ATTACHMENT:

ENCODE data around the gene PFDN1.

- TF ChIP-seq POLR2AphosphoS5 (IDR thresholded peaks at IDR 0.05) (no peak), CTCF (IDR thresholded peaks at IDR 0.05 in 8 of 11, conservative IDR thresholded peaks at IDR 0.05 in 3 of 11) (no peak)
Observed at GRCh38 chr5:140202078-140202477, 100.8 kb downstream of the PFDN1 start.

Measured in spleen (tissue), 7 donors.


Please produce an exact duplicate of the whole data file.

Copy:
ENCODE data around the gene PFDN1.

- TF ChIP-seq POLR2AphosphoS5 (IDR thresholded peaks at IDR 0.05) (no peak), CTCF (IDR thresholded peaks at IDR 0.05 in 8 of 11, conservative IDR thresholded peaks at IDR 0.05 in 3 of 11) (no peak)
Observed at GRCh38 chr5:140202078-140202477, 100.8 kb downstream of the PFDN1 start.

Measured in spleen (tissue), 7 donors.